Jude and Taryn are constantly tormented by their classmates, especially Prince Cardan and his cronies. But when the king decides to step down and pass along the crown, the intrigue and the danger escalates.

I’m not going to go further into the plot, but let me just say… I was hooked! I could not put this book down once I started. I loved the depiction of Faerie, its beauty and wonders, and how utterly alien and hostile this world would feel to children who didn’t belong.

The casual cruelty of the ruling class is scary and heartless, and I felt awful for Taryn and Jude for having no defenses and no way to stand up for themselves in any meaningful way. And even when some of the crowd appear to be more inclined to be friendly, it seems obvious that no one can be trusted.

Jude is our hero, and she’s awesome. She’s smart and brave, and refuses to scrape and bow, even when that’s the most obvious way to get the bullies off her back. She’s devoted to protecting her family, and doesn’t take the easy way out. I like how she goes through the book having to figure who to trust, and even when forced into pretty bad situations, how to turn those situations to her advantage and achieve her goals.

I definitely want more! I’m really looking forward to reading book #2, and feel pretty safe in predicting that I’ll want to read straight through to the end of the trilogy!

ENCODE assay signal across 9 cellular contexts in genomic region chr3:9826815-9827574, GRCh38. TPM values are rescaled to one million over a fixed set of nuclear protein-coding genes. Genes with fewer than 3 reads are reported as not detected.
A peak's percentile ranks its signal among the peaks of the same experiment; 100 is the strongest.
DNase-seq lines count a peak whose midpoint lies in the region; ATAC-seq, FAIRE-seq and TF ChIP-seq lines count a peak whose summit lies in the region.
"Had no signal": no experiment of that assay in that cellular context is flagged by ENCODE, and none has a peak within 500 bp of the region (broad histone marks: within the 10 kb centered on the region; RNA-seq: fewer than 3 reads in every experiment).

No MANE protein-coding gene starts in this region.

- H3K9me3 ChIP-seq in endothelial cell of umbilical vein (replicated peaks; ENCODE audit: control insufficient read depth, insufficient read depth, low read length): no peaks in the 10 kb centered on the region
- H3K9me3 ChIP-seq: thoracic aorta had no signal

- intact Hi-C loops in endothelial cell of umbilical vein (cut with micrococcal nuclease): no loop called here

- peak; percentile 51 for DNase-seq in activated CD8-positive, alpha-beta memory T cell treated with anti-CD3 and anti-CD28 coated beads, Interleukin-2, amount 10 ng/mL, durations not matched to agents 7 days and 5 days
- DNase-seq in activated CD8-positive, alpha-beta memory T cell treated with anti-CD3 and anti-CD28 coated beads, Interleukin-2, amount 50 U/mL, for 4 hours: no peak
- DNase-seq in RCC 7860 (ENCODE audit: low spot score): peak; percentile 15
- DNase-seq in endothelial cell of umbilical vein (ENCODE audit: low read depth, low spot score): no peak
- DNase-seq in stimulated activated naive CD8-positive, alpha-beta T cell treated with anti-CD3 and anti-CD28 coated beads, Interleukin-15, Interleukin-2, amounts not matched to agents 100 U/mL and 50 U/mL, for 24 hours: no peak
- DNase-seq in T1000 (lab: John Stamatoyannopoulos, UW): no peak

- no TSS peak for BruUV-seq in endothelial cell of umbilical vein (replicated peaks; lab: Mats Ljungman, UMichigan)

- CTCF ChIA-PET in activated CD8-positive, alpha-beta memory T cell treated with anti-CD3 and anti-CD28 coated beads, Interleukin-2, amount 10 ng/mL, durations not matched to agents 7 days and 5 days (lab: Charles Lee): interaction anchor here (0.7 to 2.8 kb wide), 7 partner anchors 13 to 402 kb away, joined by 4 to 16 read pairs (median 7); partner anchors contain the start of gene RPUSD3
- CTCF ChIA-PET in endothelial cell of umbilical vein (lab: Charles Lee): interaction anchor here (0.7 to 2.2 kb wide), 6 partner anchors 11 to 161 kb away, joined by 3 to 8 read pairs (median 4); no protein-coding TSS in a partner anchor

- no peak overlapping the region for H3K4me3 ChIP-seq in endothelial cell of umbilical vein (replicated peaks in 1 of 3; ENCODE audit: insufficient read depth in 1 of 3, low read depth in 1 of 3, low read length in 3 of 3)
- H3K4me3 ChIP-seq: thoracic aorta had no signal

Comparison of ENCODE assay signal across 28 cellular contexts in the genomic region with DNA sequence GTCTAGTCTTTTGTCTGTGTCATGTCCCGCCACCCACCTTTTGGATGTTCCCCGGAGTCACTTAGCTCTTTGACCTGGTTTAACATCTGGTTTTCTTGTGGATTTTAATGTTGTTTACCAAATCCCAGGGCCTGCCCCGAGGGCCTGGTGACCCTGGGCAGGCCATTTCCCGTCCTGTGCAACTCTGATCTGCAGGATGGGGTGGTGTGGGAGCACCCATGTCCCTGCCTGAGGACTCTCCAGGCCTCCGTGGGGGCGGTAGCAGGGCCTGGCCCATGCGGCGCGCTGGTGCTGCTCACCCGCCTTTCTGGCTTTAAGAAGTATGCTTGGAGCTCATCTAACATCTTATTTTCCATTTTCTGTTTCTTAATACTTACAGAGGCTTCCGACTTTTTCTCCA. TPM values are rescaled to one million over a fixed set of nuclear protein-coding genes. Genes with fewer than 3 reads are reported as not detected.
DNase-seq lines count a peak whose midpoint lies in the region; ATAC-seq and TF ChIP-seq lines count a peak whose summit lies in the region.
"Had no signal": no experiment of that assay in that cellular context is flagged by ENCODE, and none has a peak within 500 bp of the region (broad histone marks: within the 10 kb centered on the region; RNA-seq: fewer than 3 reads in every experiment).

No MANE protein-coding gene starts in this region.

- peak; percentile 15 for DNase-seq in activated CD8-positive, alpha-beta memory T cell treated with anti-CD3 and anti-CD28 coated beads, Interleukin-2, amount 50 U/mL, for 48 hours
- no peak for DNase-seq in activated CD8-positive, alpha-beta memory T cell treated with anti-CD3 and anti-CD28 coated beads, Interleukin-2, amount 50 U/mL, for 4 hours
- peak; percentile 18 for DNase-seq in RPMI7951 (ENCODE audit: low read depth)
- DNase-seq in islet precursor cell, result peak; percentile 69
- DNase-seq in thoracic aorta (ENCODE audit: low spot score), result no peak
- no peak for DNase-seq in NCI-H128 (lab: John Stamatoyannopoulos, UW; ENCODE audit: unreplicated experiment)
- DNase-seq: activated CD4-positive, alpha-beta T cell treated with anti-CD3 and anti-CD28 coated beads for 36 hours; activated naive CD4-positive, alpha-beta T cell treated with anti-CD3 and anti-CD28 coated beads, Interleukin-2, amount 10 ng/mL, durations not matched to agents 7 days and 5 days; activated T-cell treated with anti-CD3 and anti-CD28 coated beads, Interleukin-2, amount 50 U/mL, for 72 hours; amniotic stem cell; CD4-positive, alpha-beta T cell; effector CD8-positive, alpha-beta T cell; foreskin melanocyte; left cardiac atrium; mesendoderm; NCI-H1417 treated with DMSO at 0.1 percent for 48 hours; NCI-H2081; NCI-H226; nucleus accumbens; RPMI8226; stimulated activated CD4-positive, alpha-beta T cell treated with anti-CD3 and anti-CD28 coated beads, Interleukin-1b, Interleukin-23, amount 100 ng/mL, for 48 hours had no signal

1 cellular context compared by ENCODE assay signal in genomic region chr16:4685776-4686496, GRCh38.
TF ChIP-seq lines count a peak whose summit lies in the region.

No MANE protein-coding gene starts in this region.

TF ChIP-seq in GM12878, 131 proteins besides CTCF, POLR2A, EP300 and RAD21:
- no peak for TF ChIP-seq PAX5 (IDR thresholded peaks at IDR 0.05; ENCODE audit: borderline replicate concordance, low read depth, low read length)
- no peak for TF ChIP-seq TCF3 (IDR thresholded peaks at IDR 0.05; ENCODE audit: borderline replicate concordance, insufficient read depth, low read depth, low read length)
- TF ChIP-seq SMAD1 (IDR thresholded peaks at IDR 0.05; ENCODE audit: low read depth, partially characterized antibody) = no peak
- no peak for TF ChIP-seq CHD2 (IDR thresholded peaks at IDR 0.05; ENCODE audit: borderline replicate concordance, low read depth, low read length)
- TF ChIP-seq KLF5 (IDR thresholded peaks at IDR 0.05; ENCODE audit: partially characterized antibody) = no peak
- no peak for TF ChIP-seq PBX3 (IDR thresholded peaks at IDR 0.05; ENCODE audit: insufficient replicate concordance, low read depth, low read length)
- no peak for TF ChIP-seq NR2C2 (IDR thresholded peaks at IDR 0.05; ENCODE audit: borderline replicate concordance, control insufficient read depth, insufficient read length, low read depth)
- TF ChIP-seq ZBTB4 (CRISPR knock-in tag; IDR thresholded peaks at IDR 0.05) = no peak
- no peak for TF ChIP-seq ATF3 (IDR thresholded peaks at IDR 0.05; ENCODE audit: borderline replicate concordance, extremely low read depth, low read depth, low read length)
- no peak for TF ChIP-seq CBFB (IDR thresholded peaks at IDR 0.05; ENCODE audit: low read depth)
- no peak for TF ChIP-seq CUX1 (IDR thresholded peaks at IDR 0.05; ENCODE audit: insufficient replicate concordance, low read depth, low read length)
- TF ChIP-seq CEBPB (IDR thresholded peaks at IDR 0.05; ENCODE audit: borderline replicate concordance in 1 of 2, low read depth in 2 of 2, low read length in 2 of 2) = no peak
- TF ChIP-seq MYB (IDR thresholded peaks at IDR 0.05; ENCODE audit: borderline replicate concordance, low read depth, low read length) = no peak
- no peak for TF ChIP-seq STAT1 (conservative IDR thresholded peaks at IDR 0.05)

**Save

I also really enjoyed The Lost Sisters, a novella that tells about some of the same events from The Cruel Prince, but from Taryn’s perspective.

It’s really interesting to get the other side of parts of the story, and I’m glad I stumbled across it!

And now, on to The Wicked King!Save

Save

Save

Save

Save

Save

Shelf Control #188: Firebird by Mercedes Lackey

Shelves final

Welcome to Shelf Control — an original feature created and hosted by Bookshelf Fantasies.

Shelf Control is a weekly celebration of the unread books on our shelves. Pick a book you own but haven’t read, write a post about it (suggestions: include what it’s about, why you want to read it, and when you got it), and link up! For more info on what Shelf Control is all about, check out my introductory post, here.

Want to join in? Shelf Control posts go up every Wednesday. See the guidelines at the bottom of the post, and jump on board!

cropped-flourish-31609_1280-e1421474289435.pngTitle: Firebird
Author: Mercedes Lackey
Published: 1996
Length: 352 pages

What it’s about (synopsis via Goodreads):